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Rare Lives Matter

Updated: Jun 3, 2021

“It doesn’t affect me, so I don’t have the capacity to deal with it right now”

~ All of us (at some point in our lives)

We don’t believe it’s a purely selfish mentality either – after all, as sentient beings, we also have an emotional quota (you know the “you can’t pour from an empty cup” theory) so we have to prioritise what gets our immediate attention. Fast forward to 2020 – a global pandemic, an already struggling economic situation and ever increasing political and social unrest… and people’s tolerance for others’ plight is stripped even thinner.

Whilst the Covid-19 pandemic has given the general population an insight into life as an immuno-compromised individual, it has also meant that, with their personal health and economic concerns, their ability to comprehend or actively contribute to others in a more dire position, has lessened.

We’re here to say we can understand that, but also to remind you that why - especially in these moments - it’s even more critical that you do.

Now before the “Karen’s” emerge and berate us for the title, we don’t for a second think the BLM movement doesn’t have merit nor do we think rare lives matter more than any other lives… in fact, that’s just the point, we just want the lives of those patients affected by rare conditions to be acknowledged on par with every other person in society (and again, much like the BLM movement, it feels bizarre that we even have to say it out loud when “equality” is a such a well-utilised buzzword globally by those in power).

People with rare conditions die daily - some undiagnosed, some misdiagnosed and some denied treatment because medical aid companies decided treatment was too expensive – and yet we don’t see protests or news coverage showing everyone’s disgust. Why is that you ask? Because there is a perception that people affected by rare conditions are a minority and when people aren’t directly affected, it isn’t high on their moral radar.

In light of Covid-19 and the heightened acknowledgement of personal health and the effect of illness or disability on our livelihoods…. We’d like to drop another truth bomb:


The intention is not to incite fear nor suggest you Dr Google any symptoms for self-diagnosis, but rather that you fully-comprehend that the chances of you or someone close to you, at some point in your lives, being diagnosed with a rare disease, is possible.

Sure, some people may be more genetically pre-disposed to rare conditions which makes their chances higher, but for many others – it is something that can emerge at any age, with varying degrees of severity. Many rare conditions don’t discriminate when it comes to gender or race and they definitely aren’t concerned about religion, dietary habits, fitness levels or economic standing. In some instances, as with our own CEO, there may be no family history of rare conditions on either side of the family BUT both parties carry a recessive gene that has a one in many million chance of being passed down. Until it does.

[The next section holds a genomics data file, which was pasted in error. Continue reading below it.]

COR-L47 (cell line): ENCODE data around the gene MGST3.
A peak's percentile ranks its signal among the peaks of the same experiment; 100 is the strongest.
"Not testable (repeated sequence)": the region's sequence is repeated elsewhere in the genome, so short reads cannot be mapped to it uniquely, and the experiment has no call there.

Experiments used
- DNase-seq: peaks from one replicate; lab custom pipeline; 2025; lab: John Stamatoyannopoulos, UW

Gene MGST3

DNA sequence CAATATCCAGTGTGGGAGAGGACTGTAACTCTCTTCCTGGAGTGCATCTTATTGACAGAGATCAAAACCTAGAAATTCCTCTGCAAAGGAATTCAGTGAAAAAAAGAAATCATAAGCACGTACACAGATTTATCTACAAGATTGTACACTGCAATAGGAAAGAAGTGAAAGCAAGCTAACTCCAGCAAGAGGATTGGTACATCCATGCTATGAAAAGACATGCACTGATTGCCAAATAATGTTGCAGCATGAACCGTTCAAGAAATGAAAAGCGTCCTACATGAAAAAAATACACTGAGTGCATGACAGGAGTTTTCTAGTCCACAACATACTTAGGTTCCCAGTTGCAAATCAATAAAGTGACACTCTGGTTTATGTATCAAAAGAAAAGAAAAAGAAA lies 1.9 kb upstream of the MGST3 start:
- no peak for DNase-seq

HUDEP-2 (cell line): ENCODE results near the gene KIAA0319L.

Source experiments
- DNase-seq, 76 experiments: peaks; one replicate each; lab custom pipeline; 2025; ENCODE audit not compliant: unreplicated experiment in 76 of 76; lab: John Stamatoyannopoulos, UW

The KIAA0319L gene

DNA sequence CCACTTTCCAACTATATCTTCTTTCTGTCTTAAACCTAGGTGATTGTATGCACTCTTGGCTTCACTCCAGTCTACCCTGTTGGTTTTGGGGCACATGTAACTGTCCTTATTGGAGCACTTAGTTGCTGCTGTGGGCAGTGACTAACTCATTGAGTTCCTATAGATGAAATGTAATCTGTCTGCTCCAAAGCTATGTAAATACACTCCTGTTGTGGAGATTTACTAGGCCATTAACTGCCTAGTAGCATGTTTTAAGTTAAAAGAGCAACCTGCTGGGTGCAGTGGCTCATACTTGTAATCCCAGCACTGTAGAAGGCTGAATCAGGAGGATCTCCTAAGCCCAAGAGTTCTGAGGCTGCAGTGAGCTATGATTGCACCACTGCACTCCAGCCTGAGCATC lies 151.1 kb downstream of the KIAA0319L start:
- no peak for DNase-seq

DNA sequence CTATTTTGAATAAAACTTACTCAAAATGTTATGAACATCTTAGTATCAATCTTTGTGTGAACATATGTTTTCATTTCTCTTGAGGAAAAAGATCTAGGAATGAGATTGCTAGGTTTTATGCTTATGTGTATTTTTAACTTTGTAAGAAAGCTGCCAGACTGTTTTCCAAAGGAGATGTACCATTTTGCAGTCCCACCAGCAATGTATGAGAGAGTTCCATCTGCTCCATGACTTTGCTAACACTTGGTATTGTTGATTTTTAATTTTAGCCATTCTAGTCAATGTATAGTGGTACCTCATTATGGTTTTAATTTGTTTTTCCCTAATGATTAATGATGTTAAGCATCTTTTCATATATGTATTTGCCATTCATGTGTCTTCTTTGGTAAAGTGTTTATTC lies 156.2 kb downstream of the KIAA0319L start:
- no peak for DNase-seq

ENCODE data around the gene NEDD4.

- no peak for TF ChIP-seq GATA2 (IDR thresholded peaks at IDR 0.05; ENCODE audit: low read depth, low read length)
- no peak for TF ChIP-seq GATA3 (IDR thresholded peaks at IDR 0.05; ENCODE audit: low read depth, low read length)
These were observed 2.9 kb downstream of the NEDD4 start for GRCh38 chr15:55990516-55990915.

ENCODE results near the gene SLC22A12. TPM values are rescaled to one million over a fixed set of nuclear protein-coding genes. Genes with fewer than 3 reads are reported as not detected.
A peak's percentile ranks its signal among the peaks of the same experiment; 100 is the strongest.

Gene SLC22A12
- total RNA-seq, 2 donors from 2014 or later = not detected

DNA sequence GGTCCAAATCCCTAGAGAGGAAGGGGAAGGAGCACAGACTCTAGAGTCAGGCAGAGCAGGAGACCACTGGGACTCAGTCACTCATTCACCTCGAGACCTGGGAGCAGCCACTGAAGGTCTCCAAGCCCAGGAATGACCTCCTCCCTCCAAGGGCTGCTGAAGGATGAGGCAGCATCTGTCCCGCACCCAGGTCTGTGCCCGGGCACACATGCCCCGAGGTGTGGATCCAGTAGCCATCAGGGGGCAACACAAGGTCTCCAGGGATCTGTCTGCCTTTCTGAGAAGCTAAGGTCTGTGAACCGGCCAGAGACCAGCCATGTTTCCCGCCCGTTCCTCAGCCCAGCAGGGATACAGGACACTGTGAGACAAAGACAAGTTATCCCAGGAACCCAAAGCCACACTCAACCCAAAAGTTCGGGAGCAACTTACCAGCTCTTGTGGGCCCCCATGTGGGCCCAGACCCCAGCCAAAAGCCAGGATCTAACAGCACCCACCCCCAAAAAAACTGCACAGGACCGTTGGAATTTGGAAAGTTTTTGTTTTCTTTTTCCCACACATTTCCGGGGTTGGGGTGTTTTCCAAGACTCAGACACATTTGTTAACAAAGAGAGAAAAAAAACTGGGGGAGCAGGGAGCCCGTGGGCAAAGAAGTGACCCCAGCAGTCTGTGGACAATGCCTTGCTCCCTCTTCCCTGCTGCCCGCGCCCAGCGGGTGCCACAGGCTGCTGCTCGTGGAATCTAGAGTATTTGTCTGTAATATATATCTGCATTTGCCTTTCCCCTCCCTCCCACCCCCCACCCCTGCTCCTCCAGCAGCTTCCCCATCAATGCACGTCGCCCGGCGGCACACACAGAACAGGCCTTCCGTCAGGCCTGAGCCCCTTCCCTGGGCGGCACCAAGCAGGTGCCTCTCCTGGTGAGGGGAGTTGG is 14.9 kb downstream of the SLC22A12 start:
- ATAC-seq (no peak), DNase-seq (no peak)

Rare Diseases can’t be avoided nor are they the result of anyone’s misbehaviour or poor life choices. No one is exempt from rare diseases, but unfortunately people’s compassion and acknowledgement of them only really commences when they have been directly or indirectly impacted by them.

When one talks about rare diseases, the general assumption (as the name suggests) is that they are few and far between and don’t affect the majority of society. And that’s where it’s all very wrong.

Whilst individually, the number of patients with a specific condition may be few, when you consider that there are more than 7000 different rare conditions (and many still undiagnosed and un-named), collectively this is a very large portion of society globally. Statistically, there are more people in the world living with rare conditions than those with cancer and HIV patients COMBINED…. Let that sink in for a minute. Sadly, almost all of us know someone who has been affected by Cancer in some form.

So this new year, as you start to consider resolutions, place more emphasis on health and contemplate ways to give back, we beg that you please consider Rare Diseases South Africa your charity of choice. This will ensure that we’re able to assist and advocate for those in need - who also happen to be someone’s child, brother, sister, coworker or life partner.

Ways to get involved:

1. Donate towards RDSA by clicking here

2. Make RDSA the beneficiary of your events or donations

3. Sign up and register RDSA as the recipient of your MySchool card proceeds here

4. Become a Rare ACTIVist and participate in sports events on behalf of RDSA by registering here

5. FUNdraise for RDSA - click here to find out more.

6. Sign up for a small monthly donation here

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